Extracting Cellular 'Engines' May Aid in Understanding Mitochondrial Diseases
For Immediate Release: January 5, 2011
Medical researchers who crave a means of exploring the genetic culprits behind a host of neuromuscular disorders may have just had their wish granted by a team working at the National Institute of Standards and Technology (NIST), where scientists have performed surgery on single cells to extract and examine their mitochondria.
The scientists reached into these cells and extracted their "engines"—the mitochondria that are in large part responsible for our metabolism. Many human cells contain hundreds of mitochondria, which were thought to be free-swimming organisms millions of years ago and which still possess their own DNA. Mutations in this mitochondrial DNA (mtDNA) are directly related to a large class of mitochondrial-based diseases, which have a range of symptoms that include early onset blindness, seizures, hearing loss, dementia, etc. In the general population, one out of every 200 people possesses a mtDNA mutation that may develop into a mitochondrial disease.
Investigating more deeply has been problematic, though, because the way mitochondria mix and spread their DNA within and among cells is poorly understood. "The trouble is that it's very difficult to extract single mitochondria from an individual cell," says NIST physicist Joseph Reiner. "For years, the best technique has been to break open a group of cells and collect the mitochondria from all of them in a kind of soup. As you might guess, it's hard to determine which mitochondria came from what cells—yet that's what we need to know."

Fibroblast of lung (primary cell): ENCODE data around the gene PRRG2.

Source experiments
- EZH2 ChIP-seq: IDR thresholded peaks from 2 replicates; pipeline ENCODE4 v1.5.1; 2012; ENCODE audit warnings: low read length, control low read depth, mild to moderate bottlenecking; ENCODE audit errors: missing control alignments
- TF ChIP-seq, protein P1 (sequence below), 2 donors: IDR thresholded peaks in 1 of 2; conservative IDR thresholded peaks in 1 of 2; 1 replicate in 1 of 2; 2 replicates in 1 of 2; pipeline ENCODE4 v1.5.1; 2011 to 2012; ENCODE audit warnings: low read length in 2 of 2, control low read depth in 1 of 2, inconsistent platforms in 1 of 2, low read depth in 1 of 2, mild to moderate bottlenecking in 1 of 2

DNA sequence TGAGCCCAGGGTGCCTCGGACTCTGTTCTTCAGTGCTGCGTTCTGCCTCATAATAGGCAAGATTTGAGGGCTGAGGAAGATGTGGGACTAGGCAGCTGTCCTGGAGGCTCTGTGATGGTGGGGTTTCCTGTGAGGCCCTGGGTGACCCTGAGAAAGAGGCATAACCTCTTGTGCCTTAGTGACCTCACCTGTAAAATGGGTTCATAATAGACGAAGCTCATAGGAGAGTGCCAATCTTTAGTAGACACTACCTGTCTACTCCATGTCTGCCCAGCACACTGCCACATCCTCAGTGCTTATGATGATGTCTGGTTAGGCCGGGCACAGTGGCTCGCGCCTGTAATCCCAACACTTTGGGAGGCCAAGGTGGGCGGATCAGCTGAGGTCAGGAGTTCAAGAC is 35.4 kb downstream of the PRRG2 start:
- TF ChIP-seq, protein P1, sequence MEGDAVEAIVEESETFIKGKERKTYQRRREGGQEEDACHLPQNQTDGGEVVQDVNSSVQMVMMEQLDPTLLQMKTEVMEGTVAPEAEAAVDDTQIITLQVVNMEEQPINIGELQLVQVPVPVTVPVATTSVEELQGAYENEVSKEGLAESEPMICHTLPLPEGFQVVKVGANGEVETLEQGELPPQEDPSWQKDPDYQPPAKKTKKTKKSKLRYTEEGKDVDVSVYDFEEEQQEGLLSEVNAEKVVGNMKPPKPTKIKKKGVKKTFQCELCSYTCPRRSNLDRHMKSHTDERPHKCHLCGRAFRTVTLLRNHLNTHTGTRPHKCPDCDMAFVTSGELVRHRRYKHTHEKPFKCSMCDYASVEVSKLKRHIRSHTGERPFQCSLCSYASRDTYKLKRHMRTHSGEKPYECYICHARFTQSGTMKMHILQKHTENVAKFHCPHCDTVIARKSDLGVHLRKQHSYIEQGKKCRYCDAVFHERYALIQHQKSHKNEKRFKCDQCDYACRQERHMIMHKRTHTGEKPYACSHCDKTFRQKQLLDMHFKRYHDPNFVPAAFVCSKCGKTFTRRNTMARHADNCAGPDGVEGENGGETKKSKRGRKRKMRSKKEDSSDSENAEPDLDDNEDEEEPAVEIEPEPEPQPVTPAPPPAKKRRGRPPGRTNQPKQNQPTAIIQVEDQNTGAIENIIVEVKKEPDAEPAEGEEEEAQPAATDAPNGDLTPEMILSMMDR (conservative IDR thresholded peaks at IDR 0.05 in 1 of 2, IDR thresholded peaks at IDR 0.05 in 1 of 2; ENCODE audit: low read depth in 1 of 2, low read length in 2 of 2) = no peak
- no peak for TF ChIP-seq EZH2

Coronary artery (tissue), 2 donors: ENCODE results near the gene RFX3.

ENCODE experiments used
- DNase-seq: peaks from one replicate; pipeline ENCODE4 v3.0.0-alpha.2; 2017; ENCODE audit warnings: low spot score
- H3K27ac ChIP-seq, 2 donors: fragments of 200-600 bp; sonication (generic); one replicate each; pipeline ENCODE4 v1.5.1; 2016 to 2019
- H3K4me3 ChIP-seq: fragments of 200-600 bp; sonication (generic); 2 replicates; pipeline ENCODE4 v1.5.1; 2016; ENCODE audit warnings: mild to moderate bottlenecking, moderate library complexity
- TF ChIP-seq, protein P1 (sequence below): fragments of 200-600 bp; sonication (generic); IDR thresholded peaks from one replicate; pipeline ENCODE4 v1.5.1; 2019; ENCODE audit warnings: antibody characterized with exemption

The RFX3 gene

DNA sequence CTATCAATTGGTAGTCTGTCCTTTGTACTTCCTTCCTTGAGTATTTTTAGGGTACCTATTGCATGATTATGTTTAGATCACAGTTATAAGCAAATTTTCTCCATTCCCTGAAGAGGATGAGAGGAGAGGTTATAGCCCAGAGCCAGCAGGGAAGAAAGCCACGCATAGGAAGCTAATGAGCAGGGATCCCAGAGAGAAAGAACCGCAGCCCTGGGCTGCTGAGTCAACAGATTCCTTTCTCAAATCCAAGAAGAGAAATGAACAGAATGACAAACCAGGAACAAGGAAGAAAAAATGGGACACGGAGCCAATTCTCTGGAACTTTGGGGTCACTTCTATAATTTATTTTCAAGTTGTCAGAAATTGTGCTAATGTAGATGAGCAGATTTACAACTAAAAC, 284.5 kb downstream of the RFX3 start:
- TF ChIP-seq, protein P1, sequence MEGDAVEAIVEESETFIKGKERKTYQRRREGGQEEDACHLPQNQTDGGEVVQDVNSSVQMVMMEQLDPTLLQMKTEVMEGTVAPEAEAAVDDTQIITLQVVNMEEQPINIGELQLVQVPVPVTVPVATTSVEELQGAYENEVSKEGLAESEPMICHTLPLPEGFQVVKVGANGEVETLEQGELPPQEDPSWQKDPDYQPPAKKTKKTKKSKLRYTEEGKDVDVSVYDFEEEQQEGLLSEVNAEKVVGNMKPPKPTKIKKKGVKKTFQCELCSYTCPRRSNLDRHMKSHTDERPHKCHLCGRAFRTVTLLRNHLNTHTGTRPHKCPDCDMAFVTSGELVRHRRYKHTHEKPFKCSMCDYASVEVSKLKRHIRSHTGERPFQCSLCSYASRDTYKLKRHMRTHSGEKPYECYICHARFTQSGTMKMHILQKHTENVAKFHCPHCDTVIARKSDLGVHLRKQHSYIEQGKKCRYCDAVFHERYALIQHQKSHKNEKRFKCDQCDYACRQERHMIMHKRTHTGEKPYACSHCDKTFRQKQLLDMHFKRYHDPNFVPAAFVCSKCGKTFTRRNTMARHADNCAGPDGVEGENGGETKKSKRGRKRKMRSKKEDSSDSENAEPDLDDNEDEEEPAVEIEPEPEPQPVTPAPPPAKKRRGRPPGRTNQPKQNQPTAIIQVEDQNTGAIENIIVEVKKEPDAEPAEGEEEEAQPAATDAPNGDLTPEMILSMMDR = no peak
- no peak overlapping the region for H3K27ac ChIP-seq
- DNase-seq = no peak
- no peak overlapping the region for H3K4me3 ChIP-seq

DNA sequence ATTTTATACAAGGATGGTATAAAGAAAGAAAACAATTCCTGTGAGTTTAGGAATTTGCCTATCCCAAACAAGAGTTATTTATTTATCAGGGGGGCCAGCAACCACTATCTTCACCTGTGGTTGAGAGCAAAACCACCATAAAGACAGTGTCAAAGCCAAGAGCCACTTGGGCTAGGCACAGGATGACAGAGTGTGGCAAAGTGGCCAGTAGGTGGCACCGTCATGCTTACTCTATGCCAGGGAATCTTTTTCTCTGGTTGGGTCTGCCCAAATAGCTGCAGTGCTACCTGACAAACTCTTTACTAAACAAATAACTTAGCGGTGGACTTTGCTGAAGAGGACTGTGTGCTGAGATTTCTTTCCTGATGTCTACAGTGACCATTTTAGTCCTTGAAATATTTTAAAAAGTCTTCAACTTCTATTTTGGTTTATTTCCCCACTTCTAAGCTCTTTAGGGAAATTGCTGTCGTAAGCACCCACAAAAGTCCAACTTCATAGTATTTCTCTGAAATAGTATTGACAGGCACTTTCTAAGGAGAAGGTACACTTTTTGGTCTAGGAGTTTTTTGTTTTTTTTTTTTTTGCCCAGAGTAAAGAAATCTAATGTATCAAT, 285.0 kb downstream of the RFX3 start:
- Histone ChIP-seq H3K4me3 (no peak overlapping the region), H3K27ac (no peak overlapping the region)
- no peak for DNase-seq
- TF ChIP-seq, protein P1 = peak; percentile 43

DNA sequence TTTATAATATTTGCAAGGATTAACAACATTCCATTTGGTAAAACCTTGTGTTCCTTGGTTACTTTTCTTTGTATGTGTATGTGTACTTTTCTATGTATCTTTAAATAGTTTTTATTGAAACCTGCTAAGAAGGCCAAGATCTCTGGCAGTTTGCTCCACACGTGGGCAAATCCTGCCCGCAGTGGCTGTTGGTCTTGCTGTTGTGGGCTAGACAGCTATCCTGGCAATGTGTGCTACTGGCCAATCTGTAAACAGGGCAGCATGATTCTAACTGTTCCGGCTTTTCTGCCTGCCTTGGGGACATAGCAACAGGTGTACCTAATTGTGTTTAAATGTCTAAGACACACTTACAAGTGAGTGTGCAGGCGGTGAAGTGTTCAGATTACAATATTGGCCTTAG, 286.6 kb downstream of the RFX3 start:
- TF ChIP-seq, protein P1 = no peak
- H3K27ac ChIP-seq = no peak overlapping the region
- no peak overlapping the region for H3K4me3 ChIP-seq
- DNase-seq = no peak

The research team, which also includes scientists from Gettysburg College, has potentially solved this problem by realizing that several devices and techniques can be used together to extract a single mitochondrion from a cell that possesses a genetic mutation. They employed a method** previously used to extract single chromosomes from isolated rice cells where a laser pulse makes an incision in a cell's outer membrane. Another laser is used as a "tweezer" to isolate a mitochondrion, which then can be extracted by a tiny pipette whose tip is less than a micrometer wide.
This approach allowed the team to place a single mitochondrion into a small test tube, where they could explore the mitochondrion's genetic makeup by conventional means. The team found the mutation present throughout the entire cell was also found within individual mitochondria, a find suggesting that broad genetic research on mitochondrial disease may be possible at last.
"Getting an object as tiny as this from tweezer to test tube is not easy," says Koren Deckman, a biochemist from Gettysburg College. "But by building on more than a decade of work that has gone on at NIST and elsewhere, we now have a way to see the mitochondria we extract all the way through the transfer process, meaning we can be sure the sample came from a very specific cell. This could give medical scientists the inroad they need for understanding these diseases."
* J.E. Reiner, R.B. Kishore, B.C. Levin, T. Albanetti, N. Boire, A. Knipe, K. Helmerson and K.H. Deckman. Detection of heteroplasmic mitochondrial DNA in single mitochondria. PLoS ONE 5(12): e14359. doi:10.1371/journal.pone.0014359.
**H. Wang, X. Liu, Y. Li, B. Han, L. Lou, K. Wang. Isolation of a single rice chromosome by optical micromanipulation. Journal of Optics A.: Pure and Applied Optics, 6, 89-93, (2004).